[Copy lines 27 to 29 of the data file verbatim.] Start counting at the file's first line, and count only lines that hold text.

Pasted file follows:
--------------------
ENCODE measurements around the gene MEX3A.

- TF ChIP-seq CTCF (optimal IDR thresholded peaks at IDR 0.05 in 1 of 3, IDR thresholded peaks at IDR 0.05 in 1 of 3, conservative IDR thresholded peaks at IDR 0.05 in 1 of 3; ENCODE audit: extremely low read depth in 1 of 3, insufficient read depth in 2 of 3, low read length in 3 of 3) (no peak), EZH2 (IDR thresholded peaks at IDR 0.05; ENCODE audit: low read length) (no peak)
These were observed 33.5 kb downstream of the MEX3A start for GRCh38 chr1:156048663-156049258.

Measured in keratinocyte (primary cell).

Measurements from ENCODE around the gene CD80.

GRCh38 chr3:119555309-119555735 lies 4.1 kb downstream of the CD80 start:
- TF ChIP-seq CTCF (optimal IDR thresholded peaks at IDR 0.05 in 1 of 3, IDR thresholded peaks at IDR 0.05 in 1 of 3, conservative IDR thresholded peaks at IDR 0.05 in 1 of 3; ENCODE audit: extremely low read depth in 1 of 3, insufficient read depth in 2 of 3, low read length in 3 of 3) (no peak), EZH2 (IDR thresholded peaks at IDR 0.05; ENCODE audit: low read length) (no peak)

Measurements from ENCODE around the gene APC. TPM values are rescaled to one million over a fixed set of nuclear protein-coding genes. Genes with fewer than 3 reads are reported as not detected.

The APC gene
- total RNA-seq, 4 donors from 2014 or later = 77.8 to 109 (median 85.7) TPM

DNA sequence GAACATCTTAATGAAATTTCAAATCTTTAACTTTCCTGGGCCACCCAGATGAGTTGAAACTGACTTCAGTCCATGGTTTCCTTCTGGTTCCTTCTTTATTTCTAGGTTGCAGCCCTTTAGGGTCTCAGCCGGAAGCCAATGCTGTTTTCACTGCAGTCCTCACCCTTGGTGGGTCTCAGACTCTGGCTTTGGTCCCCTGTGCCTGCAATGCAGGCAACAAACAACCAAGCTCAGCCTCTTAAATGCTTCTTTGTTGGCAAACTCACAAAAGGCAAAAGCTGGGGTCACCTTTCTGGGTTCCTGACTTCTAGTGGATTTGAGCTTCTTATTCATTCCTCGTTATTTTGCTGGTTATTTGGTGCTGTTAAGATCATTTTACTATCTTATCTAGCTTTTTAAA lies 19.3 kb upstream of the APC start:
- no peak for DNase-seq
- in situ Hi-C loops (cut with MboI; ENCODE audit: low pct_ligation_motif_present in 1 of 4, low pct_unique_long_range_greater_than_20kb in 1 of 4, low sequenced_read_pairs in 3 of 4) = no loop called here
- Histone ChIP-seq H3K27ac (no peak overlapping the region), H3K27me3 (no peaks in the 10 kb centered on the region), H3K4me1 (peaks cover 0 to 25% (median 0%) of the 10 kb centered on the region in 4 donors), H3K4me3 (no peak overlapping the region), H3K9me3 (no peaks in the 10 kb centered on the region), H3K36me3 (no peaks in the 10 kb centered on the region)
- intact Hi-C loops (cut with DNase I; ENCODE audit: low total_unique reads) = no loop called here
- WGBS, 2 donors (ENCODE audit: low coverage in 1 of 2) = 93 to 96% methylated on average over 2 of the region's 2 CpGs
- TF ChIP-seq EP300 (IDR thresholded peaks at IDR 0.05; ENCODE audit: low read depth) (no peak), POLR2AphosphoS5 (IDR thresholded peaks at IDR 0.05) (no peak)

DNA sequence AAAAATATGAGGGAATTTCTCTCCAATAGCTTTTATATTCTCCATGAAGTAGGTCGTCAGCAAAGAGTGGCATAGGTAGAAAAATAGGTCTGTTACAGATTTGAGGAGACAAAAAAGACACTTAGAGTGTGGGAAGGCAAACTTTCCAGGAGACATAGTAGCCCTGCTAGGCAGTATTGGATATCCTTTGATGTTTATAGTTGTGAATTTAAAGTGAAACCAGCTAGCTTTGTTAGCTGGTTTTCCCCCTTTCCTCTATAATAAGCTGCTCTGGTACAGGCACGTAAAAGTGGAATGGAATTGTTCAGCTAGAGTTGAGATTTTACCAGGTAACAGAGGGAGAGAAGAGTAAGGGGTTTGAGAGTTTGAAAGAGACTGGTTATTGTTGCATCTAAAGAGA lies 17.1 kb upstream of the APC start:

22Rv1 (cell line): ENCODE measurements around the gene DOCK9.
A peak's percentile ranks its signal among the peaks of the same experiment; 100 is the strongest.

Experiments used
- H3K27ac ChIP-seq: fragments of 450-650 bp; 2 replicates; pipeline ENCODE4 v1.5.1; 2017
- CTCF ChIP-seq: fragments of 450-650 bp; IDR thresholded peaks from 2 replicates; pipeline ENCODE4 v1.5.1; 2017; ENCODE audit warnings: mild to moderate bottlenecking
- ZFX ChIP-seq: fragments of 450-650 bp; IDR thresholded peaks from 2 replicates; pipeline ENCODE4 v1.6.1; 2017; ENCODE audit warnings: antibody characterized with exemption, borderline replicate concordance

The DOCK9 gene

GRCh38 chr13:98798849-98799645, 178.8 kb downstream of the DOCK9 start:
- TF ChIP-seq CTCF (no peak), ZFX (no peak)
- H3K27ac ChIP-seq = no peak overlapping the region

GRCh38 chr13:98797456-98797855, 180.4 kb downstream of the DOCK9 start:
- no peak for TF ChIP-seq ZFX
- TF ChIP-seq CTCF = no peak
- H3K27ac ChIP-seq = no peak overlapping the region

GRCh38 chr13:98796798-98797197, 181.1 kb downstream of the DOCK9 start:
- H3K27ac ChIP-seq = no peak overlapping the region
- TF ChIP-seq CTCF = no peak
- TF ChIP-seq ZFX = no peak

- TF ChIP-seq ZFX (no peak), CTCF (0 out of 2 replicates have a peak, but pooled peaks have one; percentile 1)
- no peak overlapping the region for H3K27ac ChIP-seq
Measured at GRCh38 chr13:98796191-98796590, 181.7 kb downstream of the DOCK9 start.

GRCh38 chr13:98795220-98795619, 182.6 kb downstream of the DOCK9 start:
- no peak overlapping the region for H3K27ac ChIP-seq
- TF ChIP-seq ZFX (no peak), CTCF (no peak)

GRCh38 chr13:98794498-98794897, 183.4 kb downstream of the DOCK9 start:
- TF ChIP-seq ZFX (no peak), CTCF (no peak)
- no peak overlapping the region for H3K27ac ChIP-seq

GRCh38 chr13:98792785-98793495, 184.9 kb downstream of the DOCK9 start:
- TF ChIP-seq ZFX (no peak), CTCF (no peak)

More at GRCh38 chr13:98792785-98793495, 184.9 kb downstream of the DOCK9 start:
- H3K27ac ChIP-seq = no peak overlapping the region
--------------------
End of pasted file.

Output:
- TF ChIP-seq CTCF (no peak), ZFX (no peak)
- H3K27ac ChIP-seq = no peak overlapping the region

GRCh38 chr13:98797456-98797855, 180.4 kb downstream of the DOCK9 start: